Remarks.—The undressing in the swimming-bath is properly detailed. The union in the water receives a further simplification for which the story of the rope led the way; the teacher fastens himself to Marie. Lina P. is not mentioned at all; she only comes later when Marie is already sitting upon the teacher. The dress is here a jacket. The wedding ceremony contains a very direct meaning. “The teacher will not go home any more to wife and child.” Marie is the darling. In the barn they all found a place together, and then it becomes highly improper.

(II.) It was said that she had gone with the school to the swimming-baths to bathe. But as the baths were over-full the teacher had called her to come to him. We swam out to the lake, and L. P. followed us. Then the teacher took a string and bound us to one another. I do not know now exactly how they again got separated. But after a long time they suddenly arrived at Z. There a scene is said to have taken place which I would rather not tell, for if it were true it would be too disgraceful; also now I don’t know exactly how it is said to have been, for I was very tired, only I also heard that M. X. is said to have told how she was always to remain with our teacher, and he again and again caressed her as his favourite pupil. If I knew exactly I would also say the other thing, but my sister only said something about a little child which was born there, and of which the teacher was said to have been the godfather.

Remarks.—Note that in this story the improper scene is inserted in the place of the wedding ceremony, where it is as apposite as at the end, for the attentive reader will certainly have already observed that the improper scene could have taken place in the swimming-bath dressing-room. The procedure has been adopted which is so frequent in dreams as a whole; the final thoughts of a long series of dream images contain exactly what the first image of the series was trying to represent. The censor pushes the complex away as long as possible through ever-renewed disguises, displacements, innocent renderings, etc. It does not take place in the bathing-room, in the water the “getting up” does not occur, on landing it is not on the teacher’s back that the girls are sitting, it is another pair who are married in the barn, another girl has the child, and the teacher is only—godfather. All these images and situations are, however, directed to pick out the complex, the desire for coitus. Nevertheless the action still occurs at the back of all these metamorphoses, and the result is the birth placed at the end of the scene.

(III.) Marie said: the teacher had a wedding with his wife, and they went to the “Crown” and danced with one another. M. said a lot of wild things which I cannot repeat or write about, for it is too embarrassing.

Remarks.—Here everything is too improper to be told. Note that the marriage takes place with the wife.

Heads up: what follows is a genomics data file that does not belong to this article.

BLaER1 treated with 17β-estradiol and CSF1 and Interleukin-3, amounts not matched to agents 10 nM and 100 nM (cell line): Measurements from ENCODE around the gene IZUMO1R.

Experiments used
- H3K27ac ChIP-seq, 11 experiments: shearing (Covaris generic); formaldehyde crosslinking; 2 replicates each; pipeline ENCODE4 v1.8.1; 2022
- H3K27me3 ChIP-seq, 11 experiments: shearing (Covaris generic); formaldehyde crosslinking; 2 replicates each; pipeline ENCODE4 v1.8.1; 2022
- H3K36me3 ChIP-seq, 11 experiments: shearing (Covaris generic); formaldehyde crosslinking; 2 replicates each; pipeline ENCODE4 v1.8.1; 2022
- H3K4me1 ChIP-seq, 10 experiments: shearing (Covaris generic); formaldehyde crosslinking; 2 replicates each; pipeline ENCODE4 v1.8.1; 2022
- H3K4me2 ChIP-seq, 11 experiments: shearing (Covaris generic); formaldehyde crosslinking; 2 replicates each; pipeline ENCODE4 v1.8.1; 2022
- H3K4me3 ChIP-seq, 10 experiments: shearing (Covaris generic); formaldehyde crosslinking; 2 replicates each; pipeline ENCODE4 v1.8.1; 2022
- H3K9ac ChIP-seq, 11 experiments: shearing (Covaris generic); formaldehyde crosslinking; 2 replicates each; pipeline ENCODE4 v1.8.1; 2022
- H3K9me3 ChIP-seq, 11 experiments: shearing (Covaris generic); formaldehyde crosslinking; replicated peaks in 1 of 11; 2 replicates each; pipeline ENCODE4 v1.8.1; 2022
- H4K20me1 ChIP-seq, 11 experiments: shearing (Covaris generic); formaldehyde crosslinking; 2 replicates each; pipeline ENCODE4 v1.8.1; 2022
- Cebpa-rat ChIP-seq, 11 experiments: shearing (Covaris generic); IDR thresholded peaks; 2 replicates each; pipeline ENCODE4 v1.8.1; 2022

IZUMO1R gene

(IV.) . . . . that the teacher and M. once went bathing, and he asked M. whether she wanted to come along too. She said “yes.” When they had gone out together they met L. P., and the teacher asked whether she wished to come along. And they went out farther. Then I also heard that she said that the teacher said L. P. and she were the favourite pupils. She also told us that the teacher was in his swimming drawers. Then they went to a wedding, and the bride got a little child.

Remarks.—The personal relationship to the teacher is strongly emphasised (the “favourite pupils”), likewise the want of clothing (“swimming drawers”).

(V.) M. and L. P. went bathing with the teacher. When M. and L. P. and the teacher had swum a little way, M. said: “I cannot go any further, teacher, my foot hurts me.” Then the teacher said she should sit on his back, which M. did. Then a small steamer came along, and the teacher got into the ship. The teacher had also two ropes, and he fastened both children to the ship. Then they went together to Z. and got out there. Then the teacher bought himself a dressing jacket and put it on, and the children had put a cloth over themselves. The teacher had a bride, and they were in a barn. Both children were with the teacher and the bride in the barn, and danced. I must not write the other thing, for it is too awful.

Remarks.—Here Marie sits upon the teacher’s back. The teacher fastens the two children by ropes to the ship, from which it can be seen how easily ship is put for teacher. The jacket again emerges as the piece of clothing. It was the teacher’s own wedding, and what is improper comes after the dance.

(VI.) The teacher is said to have gone bathing with the whole school. M. could not find any room, and she cried. The teacher is said to have told M. she could come into his dressing-room.

“I must leave out something here and there,” said my sister, “for it is a long story.” But she told me something more which I must tell in order to speak the truth. When they were in the bath the teacher asked M. if she wished to swim out into the lake with him. To which she replied, “If I go along, you come also.” Then we swam until about halfway. Then M. got tired, and then the teacher pulled her by a cord. At K. they went on land, and from there to Z. (The teacher was all the time dressed as in the bath.) There we met a friend, whose wedding it was. We were invited by this friend. After the ceremony there was a honeymoon journey, and we came to Milan. We had to pass one night in a barn where something occurred which I cannot say. The teacher said we were his favourite pupils, and he also kissed M.

Remarks.—The excuse “I must leave out something here and there” replaces the undressing. The teacher’s want of clothing is emphasised. The journey to Milan is a typical honeymoon. This passage also seems to be an independent fancy, due to some personal participation. Marie clearly figures as the loved one.